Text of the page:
Covid-19 (or the coronavirus) has spread around the globe and changed the way we live and conduct business. At Y-Not Tech Services we’ve always been a big fan of technology and while it’s sad to see how the world has had to respond to this pandemic, we’re happy to see that technology has enabled the business and family to remain close. Businesses have taken to remote work and can continue to get things done and move forward. Meanwhile, families are coming together in video chats. Technology has made this possible where even 10 years ago it might not have been. [Read more…]
“Your Antivirus needs to update.” “Your computer hasn’t been scanned in 27 days.” “Virus definitions on your system are out of date.” “We found 3 infections on your system – What would you like to do?”
If you have seen a message like any of the above and were confused by it, don’t worry – you are not alone. Many of the computers I look at for clients don’t have sufficient virus protection. I find that some of my clients purchase and install antivirus, but don’t know how to configure it so it ends up outdated and ineffective. [Read more…]
Whether you want to keep an eye on the kid’s room or you are worried about break and enters and other security concerns, a security camera can find a home in almost every house and business. For many, the price of a decent camera has been a barrier, but camera quality has been improving and today, I’m going to introduce you to a great little camera that is affordable enough for nearly anyone!
Microsoft has announced it’s ‘End of Life’ date for the popular Windows 7 Operating System. January 14, 2020 is the magic date they have chosen. Today we’ll talk about this means for you and I’ll share a special offer to get you upgraded to the latest version of Windows 10. [Read more…]
Do you use an HP laptop or know someone that does? This post is for you!
Y-Not Tech Services has found out about a serious security flaw that affects 460 models of HP Laptops. A security researcher has found that these laptops have a keylogger that was pre-installed on the computer. A keylogger is code that will log every keystroke you make and can send that data to someone else. This would include any password you type, any e-mail you send, your bank and credit card information. [Read more…]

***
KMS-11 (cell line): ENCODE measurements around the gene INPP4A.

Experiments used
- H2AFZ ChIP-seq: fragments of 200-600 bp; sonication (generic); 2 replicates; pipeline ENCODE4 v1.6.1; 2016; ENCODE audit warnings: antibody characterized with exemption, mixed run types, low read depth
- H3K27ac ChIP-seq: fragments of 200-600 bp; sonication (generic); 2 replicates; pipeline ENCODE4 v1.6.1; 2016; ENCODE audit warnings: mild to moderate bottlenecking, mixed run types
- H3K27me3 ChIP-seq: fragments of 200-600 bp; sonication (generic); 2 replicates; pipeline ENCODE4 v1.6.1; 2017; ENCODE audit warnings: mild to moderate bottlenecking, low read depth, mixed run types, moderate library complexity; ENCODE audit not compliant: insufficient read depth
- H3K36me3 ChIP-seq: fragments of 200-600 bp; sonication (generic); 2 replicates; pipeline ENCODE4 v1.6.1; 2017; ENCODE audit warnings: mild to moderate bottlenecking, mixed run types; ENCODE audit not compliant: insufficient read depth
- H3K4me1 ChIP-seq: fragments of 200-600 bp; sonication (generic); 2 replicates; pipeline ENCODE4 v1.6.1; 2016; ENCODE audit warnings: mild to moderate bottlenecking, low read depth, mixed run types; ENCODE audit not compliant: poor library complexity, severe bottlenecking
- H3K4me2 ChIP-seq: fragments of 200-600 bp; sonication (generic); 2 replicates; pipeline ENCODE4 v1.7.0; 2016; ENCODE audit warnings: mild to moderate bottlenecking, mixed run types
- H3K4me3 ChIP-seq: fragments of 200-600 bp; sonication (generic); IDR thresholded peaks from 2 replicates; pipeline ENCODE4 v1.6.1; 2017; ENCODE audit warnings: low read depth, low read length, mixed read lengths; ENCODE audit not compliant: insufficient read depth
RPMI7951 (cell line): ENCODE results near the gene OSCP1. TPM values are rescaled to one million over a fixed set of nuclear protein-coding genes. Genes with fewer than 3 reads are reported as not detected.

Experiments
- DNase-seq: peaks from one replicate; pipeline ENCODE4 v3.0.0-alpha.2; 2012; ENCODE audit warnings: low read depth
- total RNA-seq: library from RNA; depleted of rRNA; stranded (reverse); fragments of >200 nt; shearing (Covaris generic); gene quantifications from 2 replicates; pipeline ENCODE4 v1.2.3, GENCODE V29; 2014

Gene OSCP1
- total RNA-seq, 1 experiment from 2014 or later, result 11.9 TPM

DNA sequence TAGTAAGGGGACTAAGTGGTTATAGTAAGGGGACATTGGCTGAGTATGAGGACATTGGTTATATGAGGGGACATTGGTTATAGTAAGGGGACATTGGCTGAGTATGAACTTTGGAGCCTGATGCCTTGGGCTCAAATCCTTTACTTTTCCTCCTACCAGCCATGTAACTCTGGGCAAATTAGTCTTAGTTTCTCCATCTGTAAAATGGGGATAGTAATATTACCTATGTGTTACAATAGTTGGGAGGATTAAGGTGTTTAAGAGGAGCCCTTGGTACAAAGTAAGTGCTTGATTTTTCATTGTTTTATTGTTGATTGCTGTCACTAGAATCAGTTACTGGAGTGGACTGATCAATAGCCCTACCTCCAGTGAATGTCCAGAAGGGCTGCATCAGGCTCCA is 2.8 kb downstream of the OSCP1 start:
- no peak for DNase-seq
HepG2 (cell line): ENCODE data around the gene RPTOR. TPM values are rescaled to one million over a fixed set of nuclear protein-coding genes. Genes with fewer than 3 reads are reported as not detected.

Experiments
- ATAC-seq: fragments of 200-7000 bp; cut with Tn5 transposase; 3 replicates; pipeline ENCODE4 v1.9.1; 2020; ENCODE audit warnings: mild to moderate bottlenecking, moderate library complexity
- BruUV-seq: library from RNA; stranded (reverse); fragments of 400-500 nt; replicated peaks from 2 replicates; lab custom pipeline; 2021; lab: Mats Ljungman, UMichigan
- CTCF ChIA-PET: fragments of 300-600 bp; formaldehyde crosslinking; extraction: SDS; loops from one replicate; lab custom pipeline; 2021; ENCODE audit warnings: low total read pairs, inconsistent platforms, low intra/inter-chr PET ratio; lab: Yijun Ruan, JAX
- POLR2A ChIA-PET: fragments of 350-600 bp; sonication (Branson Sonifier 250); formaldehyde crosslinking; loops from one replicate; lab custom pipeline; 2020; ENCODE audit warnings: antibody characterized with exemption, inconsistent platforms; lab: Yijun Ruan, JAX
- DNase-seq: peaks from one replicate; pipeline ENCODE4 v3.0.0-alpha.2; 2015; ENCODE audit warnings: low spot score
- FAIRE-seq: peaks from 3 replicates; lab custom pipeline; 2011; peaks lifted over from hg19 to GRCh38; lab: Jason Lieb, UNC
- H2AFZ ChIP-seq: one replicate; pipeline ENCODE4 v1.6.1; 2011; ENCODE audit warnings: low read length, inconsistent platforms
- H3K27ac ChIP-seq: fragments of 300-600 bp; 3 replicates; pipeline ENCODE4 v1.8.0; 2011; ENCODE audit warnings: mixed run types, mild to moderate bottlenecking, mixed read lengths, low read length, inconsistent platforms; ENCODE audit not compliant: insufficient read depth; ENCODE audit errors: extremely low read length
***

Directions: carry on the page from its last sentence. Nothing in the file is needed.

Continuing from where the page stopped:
Kaspersky Labs makes an antivirus software that did a good job at finding viruses. Unfortunately, it has been discovered that it also does a good job at finding government secrets and other information it has no business finding. According to an article in The Wall Street Journal and other sources, Kaspersky Antivirus has been turned into a spy tool to find US government secrets. According to reports, it targeted specific terms including Top Secret and classified code names of US Government projects. [Read more…]
I’m writing this morning to let all my clients, friends, family and followers know about a new source of Malware. A popular clean-up utility called CCleaner has been found to contain a Malware called Floxif. This comes shortly after Avast bought the company that makes CCleaner – Piriform. It is Y-Not Tech Services’ opinion that CCleaner and all other Avast products should be avoided. This particular threat has been found, contained and cleaned up, but I no longer have confidence in CCleaner or the security processes at Avast that should keep their products safe. Avast is a computer software company that specializes in antivirus programs. So the fact that a piece of malicious software made it through their security and into a popular software is surprising. Although, not THAT surprising if you pay close attention. In an article I wrote in May of this year I called out Avast for missing 6 malware pieces that were active on my PC and that Emsisoft picked up and removed as soon as I upgraded to it. The Malware in CCleaner was Digitally Signed as safe and trusted.